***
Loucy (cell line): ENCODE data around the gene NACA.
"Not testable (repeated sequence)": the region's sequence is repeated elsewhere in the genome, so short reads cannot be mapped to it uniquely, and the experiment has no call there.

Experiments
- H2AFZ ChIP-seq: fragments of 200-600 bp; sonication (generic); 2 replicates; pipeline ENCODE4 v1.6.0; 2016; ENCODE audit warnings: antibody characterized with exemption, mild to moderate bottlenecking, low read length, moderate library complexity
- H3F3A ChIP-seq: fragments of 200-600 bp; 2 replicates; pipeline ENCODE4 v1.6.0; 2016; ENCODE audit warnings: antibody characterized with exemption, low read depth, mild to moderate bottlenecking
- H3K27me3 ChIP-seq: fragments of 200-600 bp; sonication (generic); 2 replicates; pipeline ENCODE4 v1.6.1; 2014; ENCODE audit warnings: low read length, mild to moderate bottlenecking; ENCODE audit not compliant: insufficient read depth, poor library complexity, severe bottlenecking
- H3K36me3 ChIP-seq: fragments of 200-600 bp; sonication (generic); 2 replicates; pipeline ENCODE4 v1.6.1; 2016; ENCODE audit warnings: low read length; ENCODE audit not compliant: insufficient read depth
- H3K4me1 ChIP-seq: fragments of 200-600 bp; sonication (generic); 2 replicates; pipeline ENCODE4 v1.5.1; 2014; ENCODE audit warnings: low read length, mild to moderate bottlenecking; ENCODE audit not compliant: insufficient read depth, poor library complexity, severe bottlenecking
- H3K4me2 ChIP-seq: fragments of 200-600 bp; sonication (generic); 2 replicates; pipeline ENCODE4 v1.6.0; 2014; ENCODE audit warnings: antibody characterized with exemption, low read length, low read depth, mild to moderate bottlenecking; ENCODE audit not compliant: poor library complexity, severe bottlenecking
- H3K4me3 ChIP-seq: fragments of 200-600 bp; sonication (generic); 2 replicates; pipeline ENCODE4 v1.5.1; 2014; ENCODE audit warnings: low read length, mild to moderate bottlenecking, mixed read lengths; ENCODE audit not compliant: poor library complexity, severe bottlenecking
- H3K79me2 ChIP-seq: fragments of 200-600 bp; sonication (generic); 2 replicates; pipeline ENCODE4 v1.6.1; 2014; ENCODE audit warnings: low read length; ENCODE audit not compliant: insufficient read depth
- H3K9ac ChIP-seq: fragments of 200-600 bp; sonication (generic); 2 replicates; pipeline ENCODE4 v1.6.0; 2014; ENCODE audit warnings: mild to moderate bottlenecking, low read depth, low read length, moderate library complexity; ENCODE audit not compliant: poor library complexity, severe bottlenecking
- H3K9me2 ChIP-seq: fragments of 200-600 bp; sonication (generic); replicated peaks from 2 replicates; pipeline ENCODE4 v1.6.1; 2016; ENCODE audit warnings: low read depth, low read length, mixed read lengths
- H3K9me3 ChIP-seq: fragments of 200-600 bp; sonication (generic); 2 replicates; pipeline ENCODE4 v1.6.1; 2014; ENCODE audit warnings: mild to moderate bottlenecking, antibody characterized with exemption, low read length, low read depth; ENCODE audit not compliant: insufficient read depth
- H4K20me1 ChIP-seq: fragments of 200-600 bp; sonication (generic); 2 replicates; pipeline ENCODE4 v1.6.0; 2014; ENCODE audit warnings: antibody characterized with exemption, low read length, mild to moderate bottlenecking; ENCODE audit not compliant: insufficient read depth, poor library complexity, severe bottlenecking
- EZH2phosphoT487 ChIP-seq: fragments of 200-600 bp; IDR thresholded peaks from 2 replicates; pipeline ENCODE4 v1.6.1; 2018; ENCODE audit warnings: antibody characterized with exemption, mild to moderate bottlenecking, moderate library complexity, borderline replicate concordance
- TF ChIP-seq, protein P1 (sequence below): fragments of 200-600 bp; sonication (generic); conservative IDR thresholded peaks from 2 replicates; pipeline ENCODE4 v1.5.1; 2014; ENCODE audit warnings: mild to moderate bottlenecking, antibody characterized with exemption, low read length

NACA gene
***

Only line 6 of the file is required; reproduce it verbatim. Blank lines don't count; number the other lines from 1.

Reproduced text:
- H3K27me3 ChIP-seq: fragments of 200-600 bp; sonication (generic); 2 replicates; pipeline ENCODE4 v1.6.1; 2014; ENCODE audit warnings: low read length, mild to moderate bottlenecking; ENCODE audit not compliant: insufficient read depth, poor library complexity, severe bottlenecking